On the Lagos-Ibadan expressway for instance, the relief you are seeing have cost us over N22 billion. That is what they have received. Imagine if that N22 billion has been released on an annual basis. We just lost time and I want to emphasise, this is this government’s first full year budget. It started late, so all the implementation you have seen is about seven months.

Clearly, there is promise on the horizon. We don’t have enough money, our choices are made by our realities, we want to revamp the economy. We can’t build every road immediately. The roads that drive our economy becomes important, what drives our economy, energy. So, you must build roads that help us to evacuate our energy resources. In this regards, Apapa-Oshodi, Lagos-Ibadan routes become major considerations, so also are the Ilorin-Jebba, Benin-Ore, Oyo-Ogbomosho, Sokoto-Minna, Enugu-Port Harcourt-Aba roads.

The former Federal Secretariat in Lagos is a wasting asset. And is your being a 3-in-one minister a challenge?
There was a policy in the past to dispose of those assets and the federal secretariat I recall was one of those assets concessioned to a private group. There is a presidential taskforce that was set up to manage the exercise. That taskforce reports directly to the president, not to me. On my portfolios, I didn’t chose myself.

For me, every time you get the opportunity to serve your country, as long as you are healthy enough to do the job and you have ideas to pass across, you must not shirk the opportunity. If you do, you lose your right to complain if things are not done well. It is also not correct that it is one minister doing everything. We have two ministers in that ministry. I have a Minister of State who work with me. I have two Permanent Secretaries, very experienced and hardworking. I then have directors and assistant directors.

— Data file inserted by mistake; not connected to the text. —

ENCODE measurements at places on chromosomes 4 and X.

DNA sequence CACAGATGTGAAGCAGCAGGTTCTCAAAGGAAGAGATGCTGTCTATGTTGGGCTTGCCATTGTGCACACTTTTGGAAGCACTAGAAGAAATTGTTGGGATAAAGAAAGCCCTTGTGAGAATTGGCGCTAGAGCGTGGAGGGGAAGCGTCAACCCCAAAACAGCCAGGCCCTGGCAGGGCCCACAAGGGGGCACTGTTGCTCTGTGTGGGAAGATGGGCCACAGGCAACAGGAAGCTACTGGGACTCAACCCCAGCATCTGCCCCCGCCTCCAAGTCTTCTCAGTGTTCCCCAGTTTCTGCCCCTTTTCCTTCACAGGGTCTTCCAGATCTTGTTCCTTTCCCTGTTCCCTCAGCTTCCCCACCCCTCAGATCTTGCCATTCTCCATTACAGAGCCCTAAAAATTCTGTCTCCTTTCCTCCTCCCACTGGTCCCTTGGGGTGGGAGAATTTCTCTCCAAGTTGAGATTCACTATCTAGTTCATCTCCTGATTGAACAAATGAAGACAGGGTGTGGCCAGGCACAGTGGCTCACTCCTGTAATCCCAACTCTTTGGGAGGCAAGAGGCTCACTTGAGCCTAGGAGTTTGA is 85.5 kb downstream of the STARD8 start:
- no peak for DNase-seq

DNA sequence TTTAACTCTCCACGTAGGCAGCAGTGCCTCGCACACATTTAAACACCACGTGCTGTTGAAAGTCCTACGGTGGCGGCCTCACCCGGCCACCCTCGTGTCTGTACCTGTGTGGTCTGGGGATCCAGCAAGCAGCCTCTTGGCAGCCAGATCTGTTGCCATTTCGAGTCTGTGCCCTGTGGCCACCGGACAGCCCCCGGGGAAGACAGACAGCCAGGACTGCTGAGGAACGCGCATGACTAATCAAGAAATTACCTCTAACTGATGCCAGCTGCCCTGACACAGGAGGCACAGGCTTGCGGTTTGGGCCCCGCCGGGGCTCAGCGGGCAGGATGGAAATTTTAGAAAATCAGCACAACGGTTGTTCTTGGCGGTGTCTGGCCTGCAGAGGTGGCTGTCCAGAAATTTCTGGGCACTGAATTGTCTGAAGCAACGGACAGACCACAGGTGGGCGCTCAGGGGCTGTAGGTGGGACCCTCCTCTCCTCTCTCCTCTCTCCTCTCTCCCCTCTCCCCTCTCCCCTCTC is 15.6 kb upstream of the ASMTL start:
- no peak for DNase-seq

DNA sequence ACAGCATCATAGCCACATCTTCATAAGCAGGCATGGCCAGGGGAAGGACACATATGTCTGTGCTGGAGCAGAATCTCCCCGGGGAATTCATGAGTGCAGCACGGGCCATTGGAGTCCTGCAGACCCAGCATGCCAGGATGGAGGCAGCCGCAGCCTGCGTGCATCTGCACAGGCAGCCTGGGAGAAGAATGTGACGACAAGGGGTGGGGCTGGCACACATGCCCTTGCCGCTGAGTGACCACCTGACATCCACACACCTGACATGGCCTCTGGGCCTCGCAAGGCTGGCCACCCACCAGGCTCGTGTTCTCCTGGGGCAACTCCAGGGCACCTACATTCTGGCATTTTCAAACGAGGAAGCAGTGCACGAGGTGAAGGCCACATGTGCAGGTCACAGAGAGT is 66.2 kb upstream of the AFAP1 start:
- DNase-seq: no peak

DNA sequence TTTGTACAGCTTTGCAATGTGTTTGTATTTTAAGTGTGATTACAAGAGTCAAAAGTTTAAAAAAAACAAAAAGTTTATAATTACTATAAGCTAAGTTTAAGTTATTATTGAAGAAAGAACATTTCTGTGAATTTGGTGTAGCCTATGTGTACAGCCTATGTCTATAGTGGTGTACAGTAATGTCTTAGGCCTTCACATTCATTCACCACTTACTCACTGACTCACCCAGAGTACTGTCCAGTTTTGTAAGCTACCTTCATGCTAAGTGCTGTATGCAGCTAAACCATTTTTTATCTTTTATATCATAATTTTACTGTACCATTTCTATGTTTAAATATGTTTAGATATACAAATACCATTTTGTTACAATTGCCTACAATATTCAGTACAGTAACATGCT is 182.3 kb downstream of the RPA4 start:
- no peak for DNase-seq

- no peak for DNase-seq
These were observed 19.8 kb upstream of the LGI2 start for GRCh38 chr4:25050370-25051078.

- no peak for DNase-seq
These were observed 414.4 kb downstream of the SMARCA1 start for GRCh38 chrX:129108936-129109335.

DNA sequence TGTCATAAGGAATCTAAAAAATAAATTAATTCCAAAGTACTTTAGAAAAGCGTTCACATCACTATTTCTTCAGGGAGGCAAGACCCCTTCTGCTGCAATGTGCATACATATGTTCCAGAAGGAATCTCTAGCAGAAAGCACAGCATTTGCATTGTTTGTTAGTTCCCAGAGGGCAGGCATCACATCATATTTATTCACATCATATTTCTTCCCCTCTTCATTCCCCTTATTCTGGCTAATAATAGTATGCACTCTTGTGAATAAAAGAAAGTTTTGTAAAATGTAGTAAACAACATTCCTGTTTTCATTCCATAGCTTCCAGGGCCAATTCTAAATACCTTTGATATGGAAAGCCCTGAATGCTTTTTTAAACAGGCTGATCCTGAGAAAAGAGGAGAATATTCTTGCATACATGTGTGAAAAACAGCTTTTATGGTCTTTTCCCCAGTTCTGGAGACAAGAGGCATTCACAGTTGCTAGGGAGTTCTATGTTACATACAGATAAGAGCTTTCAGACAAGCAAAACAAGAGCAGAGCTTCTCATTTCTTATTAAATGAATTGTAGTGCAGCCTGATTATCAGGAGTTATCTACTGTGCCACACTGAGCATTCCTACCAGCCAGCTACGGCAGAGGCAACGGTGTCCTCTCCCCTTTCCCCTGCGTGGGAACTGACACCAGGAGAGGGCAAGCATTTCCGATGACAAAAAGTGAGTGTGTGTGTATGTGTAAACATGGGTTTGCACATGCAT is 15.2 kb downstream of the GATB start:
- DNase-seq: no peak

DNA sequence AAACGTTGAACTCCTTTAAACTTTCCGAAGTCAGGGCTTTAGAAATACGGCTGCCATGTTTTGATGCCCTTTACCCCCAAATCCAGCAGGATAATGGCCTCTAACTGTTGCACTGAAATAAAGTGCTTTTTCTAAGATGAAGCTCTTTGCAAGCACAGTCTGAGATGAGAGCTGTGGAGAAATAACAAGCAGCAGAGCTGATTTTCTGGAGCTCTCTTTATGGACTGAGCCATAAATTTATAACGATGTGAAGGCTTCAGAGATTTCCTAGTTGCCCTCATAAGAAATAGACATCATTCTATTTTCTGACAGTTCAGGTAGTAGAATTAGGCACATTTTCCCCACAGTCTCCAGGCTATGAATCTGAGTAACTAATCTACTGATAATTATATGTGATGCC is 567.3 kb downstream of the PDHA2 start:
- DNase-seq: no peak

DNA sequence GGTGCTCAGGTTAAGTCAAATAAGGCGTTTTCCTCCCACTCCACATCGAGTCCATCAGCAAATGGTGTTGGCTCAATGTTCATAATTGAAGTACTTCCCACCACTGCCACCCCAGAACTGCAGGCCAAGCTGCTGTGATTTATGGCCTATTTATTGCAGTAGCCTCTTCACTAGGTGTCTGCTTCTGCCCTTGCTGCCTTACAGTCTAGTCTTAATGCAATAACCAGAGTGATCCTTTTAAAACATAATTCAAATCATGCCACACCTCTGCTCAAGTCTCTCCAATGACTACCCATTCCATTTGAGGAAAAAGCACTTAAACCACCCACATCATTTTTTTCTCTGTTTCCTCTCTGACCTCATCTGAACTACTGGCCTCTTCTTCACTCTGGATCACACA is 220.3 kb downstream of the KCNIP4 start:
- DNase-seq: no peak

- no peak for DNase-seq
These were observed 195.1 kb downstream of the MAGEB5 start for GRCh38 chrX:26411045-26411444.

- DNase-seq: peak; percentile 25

I think it is important if a study was done about the role of ministers in other countries. I see my role as resetting the focus leading the team. Management, sharpening focus, renewing commitment and dedication is really the heart and soul of my work. I am not the one who will go and do the power. I am not an engineer. I deal with letters and files, responding to the public.

Finally, why is there a disconnect between the military solution and political solution in the Niger Delta?
In my ministry, I am an end user of petroleum product – gas. The point is that I do not have ministerial responsibility to deal with the problems in the Niger Delta. My experience is that people will never be angry forever. Anger dissipates after time. There have been very consequential conflicts in Yorubaland. It ended eventually and the end of that conflict ultimately signaled development for them.

The message clearly is that there wont be prosperity and development, which is one of the basis of anger. All of those who live in that region must understand this in their own enlightened best interest. It is not only about revenue for the country but even developmental programmes for the region.

We have developed the right energy mix for Nigeria, says Fashola

Source: UzoMediaNgr